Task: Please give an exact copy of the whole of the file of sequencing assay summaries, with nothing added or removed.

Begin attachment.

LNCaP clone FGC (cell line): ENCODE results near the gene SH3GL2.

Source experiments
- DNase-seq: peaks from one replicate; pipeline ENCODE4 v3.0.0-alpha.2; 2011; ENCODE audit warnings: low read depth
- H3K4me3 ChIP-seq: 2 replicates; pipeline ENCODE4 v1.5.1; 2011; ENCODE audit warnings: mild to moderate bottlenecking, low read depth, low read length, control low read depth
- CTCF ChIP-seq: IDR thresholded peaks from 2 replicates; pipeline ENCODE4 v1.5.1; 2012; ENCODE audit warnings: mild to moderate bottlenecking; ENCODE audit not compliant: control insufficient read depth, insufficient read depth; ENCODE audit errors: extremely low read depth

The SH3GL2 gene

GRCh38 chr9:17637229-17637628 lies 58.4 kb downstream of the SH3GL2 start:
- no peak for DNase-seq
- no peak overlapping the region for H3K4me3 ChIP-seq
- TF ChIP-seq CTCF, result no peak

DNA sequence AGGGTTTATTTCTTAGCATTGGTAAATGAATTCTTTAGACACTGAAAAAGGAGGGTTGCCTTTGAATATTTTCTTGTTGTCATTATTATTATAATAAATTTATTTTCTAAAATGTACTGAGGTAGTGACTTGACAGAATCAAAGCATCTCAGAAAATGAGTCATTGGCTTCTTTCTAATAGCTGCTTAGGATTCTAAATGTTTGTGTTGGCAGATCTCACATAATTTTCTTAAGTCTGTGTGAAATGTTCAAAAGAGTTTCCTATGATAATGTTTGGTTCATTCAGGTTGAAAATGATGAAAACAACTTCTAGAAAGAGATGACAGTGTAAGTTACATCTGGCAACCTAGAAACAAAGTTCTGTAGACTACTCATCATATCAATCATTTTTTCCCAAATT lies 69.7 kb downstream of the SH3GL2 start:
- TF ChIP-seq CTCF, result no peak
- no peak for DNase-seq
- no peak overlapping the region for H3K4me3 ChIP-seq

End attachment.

LNCaP clone FGC (cell line): ENCODE results near the gene SH3GL2.

Source experiments
- DNase-seq: peaks from one replicate; pipeline ENCODE4 v3.0.0-alpha.2; 2011; ENCODE audit warnings: low read depth
- H3K4me3 ChIP-seq: 2 replicates; pipeline ENCODE4 v1.5.1; 2011; ENCODE audit warnings: mild to moderate bottlenecking, low read depth, low read length, control low read depth
- CTCF ChIP-seq: IDR thresholded peaks from 2 replicates; pipeline ENCODE4 v1.5.1; 2012; ENCODE audit warnings: mild to moderate bottlenecking; ENCODE audit not compliant: control insufficient read depth, insufficient read depth; ENCODE audit errors: extremely low read depth

The SH3GL2 gene

GRCh38 chr9:17637229-17637628 lies 58.4 kb downstream of the SH3GL2 start:
- no peak for DNase-seq
- no peak overlapping the region for H3K4me3 ChIP-seq
- TF ChIP-seq CTCF, result no peak

DNA sequence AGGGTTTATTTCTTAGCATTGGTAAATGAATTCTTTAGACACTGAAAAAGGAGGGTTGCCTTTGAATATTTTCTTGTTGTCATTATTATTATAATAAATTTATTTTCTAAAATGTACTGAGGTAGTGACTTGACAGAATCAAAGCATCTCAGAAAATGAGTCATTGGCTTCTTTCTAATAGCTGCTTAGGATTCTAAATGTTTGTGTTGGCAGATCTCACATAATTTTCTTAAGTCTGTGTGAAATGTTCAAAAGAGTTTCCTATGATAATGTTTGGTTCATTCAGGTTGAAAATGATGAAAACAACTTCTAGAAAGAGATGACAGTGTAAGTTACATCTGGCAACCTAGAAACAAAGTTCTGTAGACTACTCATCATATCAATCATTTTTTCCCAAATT lies 69.7 kb downstream of the SH3GL2 start:
- TF ChIP-seq CTCF, result no peak
- no peak for DNase-seq
- no peak overlapping the region for H3K4me3 ChIP-seq